• Under the EIR, information requests can be made by any reasonable means of communication; e.g. in writing, by email, verbally over the telephone or during a meeting. University staff are advised to write down any requests that are received verbally to facilitate monitoring. Note that the applicant does not need to mention the Environmental Information Regulations or explain why the information is being requested. The University has 20 working days to locate, retrieve and communicate the information in response, subject to specific, limited exceptions.

The Data Protection Act (1998)

Provides individuals with a right of access to recorded information about themselves (their personal data) through subject access requests, but protects against the inappropriate disclosure of personal data to third parties.

  • Personal data covers a wide range of information and is defined in the Act as “data which relate to a living individual who can be identified from those data”. The definition includes expressions of opinion of, and/or an organisation’s intentions with regard to, the individual. The Act covers personal data held in any format, electronic (including websites and emails), paper-based, photographic, or any other means from which an individual's information can be readily extracted.
  • A subject access request must be made in writing (includes emails), state the name of the applicant and an address for correspondence. In addition, the applicant must provide some form of identification (e.g. passport, driving licence, staff/student ID card). The information requested must be clearly described, but there is no need for the applicant to mention the Data Protection Act, or explain why the information is being requested. The University has 40 calendar days to provide the information, subject to specific, limited exemptions, and may, at its discretion, charge a standard fee of £10.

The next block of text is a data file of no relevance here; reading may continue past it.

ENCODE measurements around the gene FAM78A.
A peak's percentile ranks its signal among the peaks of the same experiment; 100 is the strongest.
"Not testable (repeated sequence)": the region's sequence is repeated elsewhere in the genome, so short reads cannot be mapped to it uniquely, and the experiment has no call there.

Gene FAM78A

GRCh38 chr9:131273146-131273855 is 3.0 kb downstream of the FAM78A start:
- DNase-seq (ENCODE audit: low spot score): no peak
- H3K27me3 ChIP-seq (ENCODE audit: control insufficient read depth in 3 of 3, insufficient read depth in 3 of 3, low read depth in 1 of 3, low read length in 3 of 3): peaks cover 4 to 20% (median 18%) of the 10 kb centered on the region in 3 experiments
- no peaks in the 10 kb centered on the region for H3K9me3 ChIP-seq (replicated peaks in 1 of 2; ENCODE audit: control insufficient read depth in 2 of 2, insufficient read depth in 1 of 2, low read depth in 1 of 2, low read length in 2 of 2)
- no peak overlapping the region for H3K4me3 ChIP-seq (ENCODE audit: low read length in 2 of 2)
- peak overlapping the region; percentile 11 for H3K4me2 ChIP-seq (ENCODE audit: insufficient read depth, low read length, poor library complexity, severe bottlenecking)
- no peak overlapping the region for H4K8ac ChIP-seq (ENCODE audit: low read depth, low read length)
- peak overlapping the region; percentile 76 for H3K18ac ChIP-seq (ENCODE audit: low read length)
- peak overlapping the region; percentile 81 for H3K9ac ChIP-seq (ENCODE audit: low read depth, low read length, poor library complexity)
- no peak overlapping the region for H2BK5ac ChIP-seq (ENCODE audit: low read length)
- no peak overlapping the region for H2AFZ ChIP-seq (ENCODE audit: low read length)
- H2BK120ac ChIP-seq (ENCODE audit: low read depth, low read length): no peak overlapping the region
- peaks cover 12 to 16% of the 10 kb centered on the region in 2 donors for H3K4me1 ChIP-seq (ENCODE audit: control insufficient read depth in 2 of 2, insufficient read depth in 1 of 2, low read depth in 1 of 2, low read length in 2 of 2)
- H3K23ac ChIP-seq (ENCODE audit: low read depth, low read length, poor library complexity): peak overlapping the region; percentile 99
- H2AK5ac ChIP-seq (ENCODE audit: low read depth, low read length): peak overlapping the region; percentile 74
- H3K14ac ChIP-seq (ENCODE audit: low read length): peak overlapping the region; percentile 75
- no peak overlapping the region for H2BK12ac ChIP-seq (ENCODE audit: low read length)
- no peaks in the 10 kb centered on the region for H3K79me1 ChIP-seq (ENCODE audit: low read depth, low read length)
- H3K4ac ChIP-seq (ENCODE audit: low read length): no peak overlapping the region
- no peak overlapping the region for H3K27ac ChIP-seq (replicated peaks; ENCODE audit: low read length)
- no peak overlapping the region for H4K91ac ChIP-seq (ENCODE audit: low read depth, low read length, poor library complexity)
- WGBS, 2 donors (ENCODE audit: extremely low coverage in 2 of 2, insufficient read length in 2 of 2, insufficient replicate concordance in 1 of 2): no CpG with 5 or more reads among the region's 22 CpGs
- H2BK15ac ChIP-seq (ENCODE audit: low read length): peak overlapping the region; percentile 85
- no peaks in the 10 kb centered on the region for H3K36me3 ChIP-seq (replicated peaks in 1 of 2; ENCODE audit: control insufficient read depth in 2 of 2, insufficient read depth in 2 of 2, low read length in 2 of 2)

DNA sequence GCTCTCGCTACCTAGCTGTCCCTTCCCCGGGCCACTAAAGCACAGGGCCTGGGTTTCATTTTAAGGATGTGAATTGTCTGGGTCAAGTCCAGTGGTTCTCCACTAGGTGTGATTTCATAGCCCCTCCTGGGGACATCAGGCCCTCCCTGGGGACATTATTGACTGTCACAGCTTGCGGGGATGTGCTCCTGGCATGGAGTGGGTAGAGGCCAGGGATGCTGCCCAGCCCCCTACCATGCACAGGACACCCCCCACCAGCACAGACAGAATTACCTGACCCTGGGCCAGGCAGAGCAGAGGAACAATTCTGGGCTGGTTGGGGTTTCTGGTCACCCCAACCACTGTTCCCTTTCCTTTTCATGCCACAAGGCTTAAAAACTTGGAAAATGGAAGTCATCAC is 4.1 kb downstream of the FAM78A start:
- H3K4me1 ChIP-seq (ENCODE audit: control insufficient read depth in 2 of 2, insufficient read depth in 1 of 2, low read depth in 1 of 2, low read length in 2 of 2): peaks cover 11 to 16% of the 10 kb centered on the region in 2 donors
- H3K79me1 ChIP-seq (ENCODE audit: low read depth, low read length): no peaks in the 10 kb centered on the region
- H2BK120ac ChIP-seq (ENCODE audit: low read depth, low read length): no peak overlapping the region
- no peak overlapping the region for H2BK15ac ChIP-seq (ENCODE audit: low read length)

• Organisations must ensure that information about individuals is collected and used fairly, stored safely and securely and not disclosed to any third party unlawfully, according to the Data Protection Principles. See the University Data Protection Policy.

How the University complies with legislation

The University:

    • proactively publishes as much information as practicable on the website and through the Publication Scheme;
    • responds to requests for information within the specified time limits;
    • releases all information in response to requests for information except where an exemption/exception legitimately applies;
    • makes information available free of charge wherever possible, and only applies reasonable charges, according to the relevant legislation and Fees Regulations*;
    • handles requests for information professionally and in accordance with the Codes of Practice issued under section 45 of the FOIA and Regulation 16 of the EIR, providing advice and assistance to applicants;
    • consults, wherever possible, with third parties (organisations or individuals) when a request for information includes information relating to them and/or University business activities with them;
    • transfers requests where appropriate, to another authority, in accordance with the Codes of Practice issued under section 45 of the FoIA and Regulation 16 of the EIR;
    • manages its records in an organised and efficient way.